By Elias Hazou
IN WHAT can only be described as kicking the can down the road – again –lawmakers yesterday passed a legislative proposal suspending the entry into force of a law they previously ratified on the use of state limos by public officials.
Under the bill co-drafted by the AKEL, DISY and DIKO parties, and fast-tracked to the plenum yesterday, implementation of the limos law is to be suspended until October 3.
When parliament passed a generic law back in January – and this after months of deliberations – they included a clause stipulating that it would not take effect until July 1, ostensibly to give the government time to flesh out the accompanying regulations, which must also pass parliamentary muster.
Since then, several lists of officials entitled to the limo perk have come and gone. The latest, submitted earlier this month, includes the President of the Republic, the House Speaker, the President of the Supreme Court, the attorney-general and deputy attorney-general, the auditor -general, former presidents, ministers, the government spokesman, the undersecretary to the president, as well as the First Lady.
The cabinet also included on the list – citing security reasons – the chief of police, the commander of the National Guard, as well as the head of the intelligence service.
For other officials currently using state-provided limos, the cabinet decided that these officials can keep their vehicles on a personal basis until their term is over, but no later than January 2016.
The cabinet said the use of a state car is allowed only for state business and that transportation to and from the official’s residence is not considered ‘state business’. How this can be verified is another matter.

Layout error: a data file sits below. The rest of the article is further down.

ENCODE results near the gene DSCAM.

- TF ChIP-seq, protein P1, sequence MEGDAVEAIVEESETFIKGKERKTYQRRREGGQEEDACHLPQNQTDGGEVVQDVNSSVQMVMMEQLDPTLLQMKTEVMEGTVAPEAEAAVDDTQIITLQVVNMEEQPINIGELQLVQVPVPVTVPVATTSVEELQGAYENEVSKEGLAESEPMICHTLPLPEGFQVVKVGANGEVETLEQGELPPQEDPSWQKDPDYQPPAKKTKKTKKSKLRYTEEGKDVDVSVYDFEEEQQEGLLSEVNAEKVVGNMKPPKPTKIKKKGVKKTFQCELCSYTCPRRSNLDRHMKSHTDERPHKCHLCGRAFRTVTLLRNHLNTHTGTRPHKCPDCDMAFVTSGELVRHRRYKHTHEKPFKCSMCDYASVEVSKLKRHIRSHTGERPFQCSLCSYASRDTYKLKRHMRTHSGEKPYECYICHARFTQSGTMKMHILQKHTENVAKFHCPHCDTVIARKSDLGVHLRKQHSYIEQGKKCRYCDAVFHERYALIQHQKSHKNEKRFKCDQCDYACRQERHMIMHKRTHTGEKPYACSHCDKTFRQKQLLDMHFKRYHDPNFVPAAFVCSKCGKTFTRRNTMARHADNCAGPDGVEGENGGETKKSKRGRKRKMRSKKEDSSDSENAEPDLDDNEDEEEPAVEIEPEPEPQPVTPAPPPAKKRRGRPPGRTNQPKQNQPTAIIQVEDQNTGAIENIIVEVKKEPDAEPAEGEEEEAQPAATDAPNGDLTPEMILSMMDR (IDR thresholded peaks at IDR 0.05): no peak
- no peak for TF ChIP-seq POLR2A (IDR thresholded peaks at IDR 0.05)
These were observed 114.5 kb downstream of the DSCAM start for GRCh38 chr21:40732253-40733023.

Meanwhile about 101 officials – including mayors – get to keep being chauffeured around.
Under the previous deadline of July 1, certain officials would have had to surrender their limos, unless by that date the government brought regulations spelling out the use of the cars.
Although the government did in the meantime bring regulations, they were not to legislators’ liking – such as the contentious clause allowing officials to keep their vehicles only until January 2016.
And had parliament now put these regulations to a vote and rejected them, the affected officials would have had their limos taken away from them. Not wanting to do that either, MPs maneuvered their way out by making the law take effect as of October instead of July 1.
Nor is yet another postponement in October beyond the realm of possibility, should lawmakers once more be unsatisfied with the new regulations brought to them by then.
Greens MP George Perdikis said his colleagues’ latest move drags out the “scandalous privilege” of state limos.
“Enough with this story, which is a blemish on political life. It is high time that the clique of limo-goers must is defeated,” he told reporters.
Some commentators have even suggested that behind the cat-and-mouse games may be MPs deliberately keeping the matter in limbo, using their leverage on the legislative process to perhaps wiggle themselves on the list of persons entitled to limos.